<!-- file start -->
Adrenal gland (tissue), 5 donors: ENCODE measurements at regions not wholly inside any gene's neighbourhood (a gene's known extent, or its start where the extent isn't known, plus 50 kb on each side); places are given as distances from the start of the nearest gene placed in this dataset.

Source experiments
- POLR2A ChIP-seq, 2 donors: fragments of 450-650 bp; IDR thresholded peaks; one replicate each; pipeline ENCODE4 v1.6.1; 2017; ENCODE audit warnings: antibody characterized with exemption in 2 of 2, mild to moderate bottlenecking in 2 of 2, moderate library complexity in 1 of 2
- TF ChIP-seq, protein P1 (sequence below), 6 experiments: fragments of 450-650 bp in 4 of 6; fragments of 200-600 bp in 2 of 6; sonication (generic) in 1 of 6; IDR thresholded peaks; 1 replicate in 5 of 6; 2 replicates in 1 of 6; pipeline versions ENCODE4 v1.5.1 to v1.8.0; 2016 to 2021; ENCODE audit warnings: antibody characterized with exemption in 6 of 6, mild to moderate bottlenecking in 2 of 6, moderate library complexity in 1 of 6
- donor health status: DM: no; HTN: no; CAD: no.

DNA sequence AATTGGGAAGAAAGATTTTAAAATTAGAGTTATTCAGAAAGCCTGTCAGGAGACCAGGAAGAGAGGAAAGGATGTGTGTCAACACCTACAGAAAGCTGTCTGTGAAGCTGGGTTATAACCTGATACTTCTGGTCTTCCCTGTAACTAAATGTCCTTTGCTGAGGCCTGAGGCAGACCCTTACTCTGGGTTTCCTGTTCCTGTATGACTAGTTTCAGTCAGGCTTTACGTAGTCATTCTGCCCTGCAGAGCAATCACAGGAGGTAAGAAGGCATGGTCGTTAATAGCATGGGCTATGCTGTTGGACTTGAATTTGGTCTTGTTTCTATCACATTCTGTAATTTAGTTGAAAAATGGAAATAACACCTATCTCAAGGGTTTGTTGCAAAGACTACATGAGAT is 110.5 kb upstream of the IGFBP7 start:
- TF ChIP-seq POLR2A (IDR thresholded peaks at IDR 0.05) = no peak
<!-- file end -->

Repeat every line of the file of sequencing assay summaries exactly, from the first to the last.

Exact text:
Adrenal gland (tissue), 5 donors: ENCODE measurements at regions not wholly inside any gene's neighbourhood (a gene's known extent, or its start where the extent isn't known, plus 50 kb on each side); places are given as distances from the start of the nearest gene placed in this dataset.

Source experiments
- POLR2A ChIP-seq, 2 donors: fragments of 450-650 bp; IDR thresholded peaks; one replicate each; pipeline ENCODE4 v1.6.1; 2017; ENCODE audit warnings: antibody characterized with exemption in 2 of 2, mild to moderate bottlenecking in 2 of 2, moderate library complexity in 1 of 2
- TF ChIP-seq, protein P1 (sequence below), 6 experiments: fragments of 450-650 bp in 4 of 6; fragments of 200-600 bp in 2 of 6; sonication (generic) in 1 of 6; IDR thresholded peaks; 1 replicate in 5 of 6; 2 replicates in 1 of 6; pipeline versions ENCODE4 v1.5.1 to v1.8.0; 2016 to 2021; ENCODE audit warnings: antibody characterized with exemption in 6 of 6, mild to moderate bottlenecking in 2 of 6, moderate library complexity in 1 of 6
- donor health status: DM: no; HTN: no; CAD: no.

DNA sequence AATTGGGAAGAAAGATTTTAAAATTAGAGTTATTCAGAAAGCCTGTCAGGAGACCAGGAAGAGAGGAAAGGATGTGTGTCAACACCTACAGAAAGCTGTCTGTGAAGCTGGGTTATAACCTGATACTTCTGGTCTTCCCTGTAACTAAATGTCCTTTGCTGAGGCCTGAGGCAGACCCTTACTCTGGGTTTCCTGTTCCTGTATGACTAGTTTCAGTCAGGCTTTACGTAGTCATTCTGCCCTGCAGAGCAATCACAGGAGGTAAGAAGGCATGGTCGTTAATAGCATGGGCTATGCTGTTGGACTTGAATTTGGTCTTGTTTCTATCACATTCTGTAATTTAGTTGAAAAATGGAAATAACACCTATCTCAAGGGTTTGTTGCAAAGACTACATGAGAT is 110.5 kb upstream of the IGFBP7 start:
- TF ChIP-seq POLR2A (IDR thresholded peaks at IDR 0.05) = no peak